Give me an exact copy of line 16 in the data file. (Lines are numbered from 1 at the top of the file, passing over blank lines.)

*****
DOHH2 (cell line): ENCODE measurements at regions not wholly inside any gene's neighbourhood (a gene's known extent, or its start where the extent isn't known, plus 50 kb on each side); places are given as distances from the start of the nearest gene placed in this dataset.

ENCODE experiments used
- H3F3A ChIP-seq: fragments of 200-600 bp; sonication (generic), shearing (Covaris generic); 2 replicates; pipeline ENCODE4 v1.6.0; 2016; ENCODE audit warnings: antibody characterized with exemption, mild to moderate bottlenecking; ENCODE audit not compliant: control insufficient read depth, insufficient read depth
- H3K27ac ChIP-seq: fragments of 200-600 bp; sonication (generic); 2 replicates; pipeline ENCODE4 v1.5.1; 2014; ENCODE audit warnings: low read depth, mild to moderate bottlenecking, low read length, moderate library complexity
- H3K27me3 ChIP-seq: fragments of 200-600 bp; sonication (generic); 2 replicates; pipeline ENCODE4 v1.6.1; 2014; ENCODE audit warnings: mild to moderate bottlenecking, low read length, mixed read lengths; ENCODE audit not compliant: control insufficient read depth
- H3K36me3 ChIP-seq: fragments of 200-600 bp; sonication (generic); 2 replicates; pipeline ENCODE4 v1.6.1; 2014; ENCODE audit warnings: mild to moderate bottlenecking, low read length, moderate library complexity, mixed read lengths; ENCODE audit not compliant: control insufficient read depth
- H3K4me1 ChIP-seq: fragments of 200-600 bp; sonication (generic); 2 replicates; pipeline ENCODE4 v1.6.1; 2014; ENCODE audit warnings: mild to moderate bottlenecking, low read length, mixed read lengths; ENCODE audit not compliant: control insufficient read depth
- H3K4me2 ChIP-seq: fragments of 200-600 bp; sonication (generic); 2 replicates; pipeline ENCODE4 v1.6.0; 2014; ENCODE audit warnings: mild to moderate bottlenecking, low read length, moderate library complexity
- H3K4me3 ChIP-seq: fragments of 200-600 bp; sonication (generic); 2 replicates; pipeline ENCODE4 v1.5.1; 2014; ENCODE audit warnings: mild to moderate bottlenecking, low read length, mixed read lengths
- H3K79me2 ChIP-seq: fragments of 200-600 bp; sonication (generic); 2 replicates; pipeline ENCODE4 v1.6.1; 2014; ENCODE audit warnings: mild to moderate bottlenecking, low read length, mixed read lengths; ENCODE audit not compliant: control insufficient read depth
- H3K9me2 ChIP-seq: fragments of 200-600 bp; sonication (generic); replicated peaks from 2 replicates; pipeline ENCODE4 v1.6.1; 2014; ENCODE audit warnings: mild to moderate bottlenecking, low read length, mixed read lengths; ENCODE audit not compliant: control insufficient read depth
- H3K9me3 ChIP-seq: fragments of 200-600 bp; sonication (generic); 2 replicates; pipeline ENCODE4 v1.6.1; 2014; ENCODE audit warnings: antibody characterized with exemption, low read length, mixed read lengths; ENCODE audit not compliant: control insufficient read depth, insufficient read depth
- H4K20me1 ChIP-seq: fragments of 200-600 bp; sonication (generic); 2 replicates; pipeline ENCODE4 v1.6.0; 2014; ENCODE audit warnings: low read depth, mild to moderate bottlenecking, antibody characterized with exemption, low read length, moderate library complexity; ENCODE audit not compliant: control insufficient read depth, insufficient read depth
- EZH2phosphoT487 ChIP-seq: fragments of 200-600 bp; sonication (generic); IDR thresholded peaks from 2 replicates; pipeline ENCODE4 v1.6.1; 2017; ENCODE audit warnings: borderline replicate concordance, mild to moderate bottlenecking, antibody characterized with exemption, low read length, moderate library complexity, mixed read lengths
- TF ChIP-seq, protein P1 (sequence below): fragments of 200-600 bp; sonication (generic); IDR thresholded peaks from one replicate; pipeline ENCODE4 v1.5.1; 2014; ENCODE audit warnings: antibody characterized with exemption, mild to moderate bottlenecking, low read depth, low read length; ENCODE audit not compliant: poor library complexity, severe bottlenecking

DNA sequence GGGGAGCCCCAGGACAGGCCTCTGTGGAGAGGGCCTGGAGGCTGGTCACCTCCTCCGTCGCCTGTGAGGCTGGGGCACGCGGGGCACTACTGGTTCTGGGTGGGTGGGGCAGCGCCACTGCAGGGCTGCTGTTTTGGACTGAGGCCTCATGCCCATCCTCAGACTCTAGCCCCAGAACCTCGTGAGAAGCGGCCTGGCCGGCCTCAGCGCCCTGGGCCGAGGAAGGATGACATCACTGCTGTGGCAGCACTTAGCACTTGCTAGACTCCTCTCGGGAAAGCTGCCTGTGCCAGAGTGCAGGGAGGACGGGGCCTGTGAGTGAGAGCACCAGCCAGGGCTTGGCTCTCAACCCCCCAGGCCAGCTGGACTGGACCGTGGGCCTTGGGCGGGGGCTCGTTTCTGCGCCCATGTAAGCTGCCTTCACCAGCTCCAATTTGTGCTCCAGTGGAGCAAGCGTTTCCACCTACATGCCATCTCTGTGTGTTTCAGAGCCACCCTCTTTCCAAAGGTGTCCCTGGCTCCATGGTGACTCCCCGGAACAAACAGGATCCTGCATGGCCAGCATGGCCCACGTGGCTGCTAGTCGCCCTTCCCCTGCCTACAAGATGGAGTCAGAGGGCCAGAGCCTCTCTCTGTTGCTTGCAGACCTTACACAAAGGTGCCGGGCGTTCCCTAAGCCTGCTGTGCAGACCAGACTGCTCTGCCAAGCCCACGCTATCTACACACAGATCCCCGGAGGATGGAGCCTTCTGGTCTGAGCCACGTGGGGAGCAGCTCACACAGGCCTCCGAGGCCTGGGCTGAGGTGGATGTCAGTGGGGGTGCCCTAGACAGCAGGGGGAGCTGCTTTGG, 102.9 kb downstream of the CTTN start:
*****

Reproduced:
DNA sequence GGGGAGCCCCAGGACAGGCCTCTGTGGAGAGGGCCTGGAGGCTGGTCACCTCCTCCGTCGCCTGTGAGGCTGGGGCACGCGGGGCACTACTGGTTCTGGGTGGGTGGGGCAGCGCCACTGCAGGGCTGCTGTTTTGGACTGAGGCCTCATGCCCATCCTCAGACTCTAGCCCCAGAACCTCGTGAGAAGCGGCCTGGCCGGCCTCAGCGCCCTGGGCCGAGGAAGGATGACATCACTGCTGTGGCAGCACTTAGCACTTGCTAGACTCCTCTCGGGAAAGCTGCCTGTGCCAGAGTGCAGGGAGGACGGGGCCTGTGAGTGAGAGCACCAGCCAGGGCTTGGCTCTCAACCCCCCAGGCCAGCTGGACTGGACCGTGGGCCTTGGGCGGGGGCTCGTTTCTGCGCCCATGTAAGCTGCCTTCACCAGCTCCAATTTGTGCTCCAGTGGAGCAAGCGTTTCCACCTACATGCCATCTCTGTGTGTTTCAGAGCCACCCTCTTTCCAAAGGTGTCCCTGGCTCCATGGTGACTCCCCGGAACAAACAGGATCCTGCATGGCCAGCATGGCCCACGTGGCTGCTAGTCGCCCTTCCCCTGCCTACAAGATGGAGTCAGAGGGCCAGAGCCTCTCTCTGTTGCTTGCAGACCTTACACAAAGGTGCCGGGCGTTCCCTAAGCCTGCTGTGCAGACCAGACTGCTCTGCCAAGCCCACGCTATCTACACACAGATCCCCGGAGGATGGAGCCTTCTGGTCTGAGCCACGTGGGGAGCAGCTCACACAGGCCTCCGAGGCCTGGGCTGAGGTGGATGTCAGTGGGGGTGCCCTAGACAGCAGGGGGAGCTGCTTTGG, 102.9 kb downstream of the CTTN start: